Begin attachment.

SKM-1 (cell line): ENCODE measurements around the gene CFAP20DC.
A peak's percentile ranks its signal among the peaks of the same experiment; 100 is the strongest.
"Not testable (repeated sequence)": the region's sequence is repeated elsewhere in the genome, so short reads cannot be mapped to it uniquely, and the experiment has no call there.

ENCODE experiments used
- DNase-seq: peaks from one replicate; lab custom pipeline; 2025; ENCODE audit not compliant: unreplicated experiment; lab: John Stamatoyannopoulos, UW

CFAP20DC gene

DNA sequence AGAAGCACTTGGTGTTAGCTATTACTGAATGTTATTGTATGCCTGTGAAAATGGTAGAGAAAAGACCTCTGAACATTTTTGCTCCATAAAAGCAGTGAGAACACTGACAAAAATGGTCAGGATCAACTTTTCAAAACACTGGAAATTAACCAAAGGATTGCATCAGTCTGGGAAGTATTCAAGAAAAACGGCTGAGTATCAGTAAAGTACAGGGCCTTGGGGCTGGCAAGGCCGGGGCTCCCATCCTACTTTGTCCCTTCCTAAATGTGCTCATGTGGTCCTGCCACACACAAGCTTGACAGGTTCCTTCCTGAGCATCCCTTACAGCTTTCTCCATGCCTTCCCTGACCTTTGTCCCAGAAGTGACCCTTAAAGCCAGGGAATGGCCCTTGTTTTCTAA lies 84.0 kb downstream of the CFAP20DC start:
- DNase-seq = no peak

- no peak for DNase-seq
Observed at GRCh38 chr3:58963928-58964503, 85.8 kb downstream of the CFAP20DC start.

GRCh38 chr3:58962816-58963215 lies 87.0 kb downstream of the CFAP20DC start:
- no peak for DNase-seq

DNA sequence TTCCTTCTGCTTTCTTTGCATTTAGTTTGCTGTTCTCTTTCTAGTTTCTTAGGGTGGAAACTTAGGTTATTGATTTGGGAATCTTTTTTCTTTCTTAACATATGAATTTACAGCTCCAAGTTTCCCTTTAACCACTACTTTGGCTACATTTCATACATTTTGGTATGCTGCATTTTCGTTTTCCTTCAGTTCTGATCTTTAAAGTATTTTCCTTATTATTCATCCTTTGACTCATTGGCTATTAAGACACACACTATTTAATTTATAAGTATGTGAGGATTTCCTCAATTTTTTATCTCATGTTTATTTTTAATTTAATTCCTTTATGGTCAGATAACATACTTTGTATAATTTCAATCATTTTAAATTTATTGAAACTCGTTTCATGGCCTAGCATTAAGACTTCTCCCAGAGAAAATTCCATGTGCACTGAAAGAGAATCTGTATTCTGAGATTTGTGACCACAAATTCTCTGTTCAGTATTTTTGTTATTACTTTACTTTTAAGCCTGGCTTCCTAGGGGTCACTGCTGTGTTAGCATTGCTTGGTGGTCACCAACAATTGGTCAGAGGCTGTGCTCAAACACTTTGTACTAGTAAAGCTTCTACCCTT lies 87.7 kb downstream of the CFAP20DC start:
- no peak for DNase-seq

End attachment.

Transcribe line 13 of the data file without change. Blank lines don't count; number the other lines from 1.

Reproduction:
DNA sequence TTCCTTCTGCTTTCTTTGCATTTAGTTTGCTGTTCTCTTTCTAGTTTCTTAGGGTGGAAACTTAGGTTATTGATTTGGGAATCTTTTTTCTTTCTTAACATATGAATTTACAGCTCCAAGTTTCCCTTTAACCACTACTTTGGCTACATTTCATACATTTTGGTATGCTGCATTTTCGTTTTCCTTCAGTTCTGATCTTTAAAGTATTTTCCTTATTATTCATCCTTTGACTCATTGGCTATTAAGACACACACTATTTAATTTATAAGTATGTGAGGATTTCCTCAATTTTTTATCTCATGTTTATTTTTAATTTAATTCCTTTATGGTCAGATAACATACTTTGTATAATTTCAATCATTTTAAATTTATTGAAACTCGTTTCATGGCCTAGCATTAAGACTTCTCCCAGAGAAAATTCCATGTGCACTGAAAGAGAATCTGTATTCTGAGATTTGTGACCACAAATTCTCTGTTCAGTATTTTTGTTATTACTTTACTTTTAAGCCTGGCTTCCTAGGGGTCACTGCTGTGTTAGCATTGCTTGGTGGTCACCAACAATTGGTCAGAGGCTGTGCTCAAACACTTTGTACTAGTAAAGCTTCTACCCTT lies 87.7 kb downstream of the CFAP20DC start: